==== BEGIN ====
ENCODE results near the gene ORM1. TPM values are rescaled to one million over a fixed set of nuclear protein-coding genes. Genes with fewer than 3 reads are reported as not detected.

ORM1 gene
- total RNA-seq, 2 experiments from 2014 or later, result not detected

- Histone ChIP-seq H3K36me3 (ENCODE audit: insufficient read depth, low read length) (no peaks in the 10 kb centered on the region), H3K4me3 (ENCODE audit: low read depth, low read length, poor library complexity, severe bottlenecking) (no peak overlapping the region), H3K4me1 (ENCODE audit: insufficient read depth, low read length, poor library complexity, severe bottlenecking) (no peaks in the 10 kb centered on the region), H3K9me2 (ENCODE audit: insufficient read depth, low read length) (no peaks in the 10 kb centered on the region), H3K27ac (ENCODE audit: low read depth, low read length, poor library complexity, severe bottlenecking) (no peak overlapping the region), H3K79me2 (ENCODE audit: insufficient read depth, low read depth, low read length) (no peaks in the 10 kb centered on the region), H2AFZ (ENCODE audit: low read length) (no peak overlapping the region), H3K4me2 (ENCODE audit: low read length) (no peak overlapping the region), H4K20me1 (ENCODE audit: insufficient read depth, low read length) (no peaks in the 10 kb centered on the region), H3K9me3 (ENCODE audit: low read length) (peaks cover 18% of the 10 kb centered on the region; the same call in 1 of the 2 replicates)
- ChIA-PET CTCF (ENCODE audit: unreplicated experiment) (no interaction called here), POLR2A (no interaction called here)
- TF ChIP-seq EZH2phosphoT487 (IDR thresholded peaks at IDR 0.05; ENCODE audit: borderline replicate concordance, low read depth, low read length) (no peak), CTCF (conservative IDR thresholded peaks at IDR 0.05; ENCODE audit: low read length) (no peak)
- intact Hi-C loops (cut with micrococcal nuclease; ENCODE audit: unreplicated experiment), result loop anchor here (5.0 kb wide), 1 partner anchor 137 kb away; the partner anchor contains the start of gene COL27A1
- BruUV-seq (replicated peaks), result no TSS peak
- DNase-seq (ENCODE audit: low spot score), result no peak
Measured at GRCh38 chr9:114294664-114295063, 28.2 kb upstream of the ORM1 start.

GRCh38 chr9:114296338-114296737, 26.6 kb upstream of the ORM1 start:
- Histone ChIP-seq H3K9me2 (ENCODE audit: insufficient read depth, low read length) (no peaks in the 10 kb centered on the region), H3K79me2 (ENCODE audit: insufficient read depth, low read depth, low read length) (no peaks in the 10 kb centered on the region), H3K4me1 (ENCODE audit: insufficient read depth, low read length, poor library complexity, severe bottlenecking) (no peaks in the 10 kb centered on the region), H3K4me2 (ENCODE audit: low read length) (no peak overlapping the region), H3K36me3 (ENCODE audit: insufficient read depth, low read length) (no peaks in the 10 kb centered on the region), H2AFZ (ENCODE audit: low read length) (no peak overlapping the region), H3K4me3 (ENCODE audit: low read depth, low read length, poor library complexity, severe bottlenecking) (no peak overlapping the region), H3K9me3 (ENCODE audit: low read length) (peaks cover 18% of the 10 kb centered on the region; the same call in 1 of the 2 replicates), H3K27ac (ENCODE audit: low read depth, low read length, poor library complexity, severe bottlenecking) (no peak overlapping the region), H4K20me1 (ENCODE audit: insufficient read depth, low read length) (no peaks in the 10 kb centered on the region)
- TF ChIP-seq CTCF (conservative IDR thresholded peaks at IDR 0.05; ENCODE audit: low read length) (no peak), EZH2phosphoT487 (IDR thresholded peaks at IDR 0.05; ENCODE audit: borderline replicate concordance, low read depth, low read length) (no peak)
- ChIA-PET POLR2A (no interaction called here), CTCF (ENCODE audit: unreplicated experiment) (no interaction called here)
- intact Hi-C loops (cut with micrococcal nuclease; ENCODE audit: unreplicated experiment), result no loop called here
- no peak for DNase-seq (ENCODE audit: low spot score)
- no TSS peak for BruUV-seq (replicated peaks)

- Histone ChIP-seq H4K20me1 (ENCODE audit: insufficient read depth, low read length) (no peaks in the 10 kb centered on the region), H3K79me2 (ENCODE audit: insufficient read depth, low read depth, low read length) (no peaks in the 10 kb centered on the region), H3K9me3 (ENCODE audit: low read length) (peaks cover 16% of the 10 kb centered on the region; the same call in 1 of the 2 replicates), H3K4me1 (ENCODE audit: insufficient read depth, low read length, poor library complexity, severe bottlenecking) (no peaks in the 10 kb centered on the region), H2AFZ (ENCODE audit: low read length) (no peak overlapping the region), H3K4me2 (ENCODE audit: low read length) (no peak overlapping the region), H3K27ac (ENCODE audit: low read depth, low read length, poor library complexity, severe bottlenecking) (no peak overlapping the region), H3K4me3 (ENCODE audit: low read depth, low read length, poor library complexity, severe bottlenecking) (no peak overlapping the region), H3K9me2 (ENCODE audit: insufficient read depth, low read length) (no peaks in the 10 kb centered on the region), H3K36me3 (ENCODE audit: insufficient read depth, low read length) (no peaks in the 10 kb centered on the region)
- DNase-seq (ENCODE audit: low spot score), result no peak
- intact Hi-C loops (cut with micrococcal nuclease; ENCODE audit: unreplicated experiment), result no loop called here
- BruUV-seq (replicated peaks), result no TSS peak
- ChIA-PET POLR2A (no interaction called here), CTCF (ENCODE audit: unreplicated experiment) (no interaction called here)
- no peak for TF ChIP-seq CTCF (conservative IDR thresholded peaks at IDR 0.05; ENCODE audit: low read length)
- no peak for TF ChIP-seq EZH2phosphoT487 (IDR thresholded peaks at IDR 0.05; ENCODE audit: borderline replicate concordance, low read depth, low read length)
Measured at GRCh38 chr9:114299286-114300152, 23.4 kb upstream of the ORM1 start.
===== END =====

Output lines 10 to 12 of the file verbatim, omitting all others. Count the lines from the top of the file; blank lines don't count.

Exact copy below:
Measured at GRCh38 chr9:114294664-114295063, 28.2 kb upstream of the ORM1 start.

GRCh38 chr9:114296338-114296737, 26.6 kb upstream of the ORM1 start:
- Histone ChIP-seq H3K9me2 (ENCODE audit: insufficient read depth, low read length) (no peaks in the 10 kb centered on the region), H3K79me2 (ENCODE audit: insufficient read depth, low read depth, low read length) (no peaks in the 10 kb centered on the region), H3K4me1 (ENCODE audit: insufficient read depth, low read length, poor library complexity, severe bottlenecking) (no peaks in the 10 kb centered on the region), H3K4me2 (ENCODE audit: low read length) (no peak overlapping the region), H3K36me3 (ENCODE audit: insufficient read depth, low read length) (no peaks in the 10 kb centered on the region), H2AFZ (ENCODE audit: low read length) (no peak overlapping the region), H3K4me3 (ENCODE audit: low read depth, low read length, poor library complexity, severe bottlenecking) (no peak overlapping the region), H3K9me3 (ENCODE audit: low read length) (peaks cover 18% of the 10 kb centered on the region; the same call in 1 of the 2 replicates), H3K27ac (ENCODE audit: low read depth, low read length, poor library complexity, severe bottlenecking) (no peak overlapping the region), H4K20me1 (ENCODE audit: insufficient read depth, low read length) (no peaks in the 10 kb centered on the region)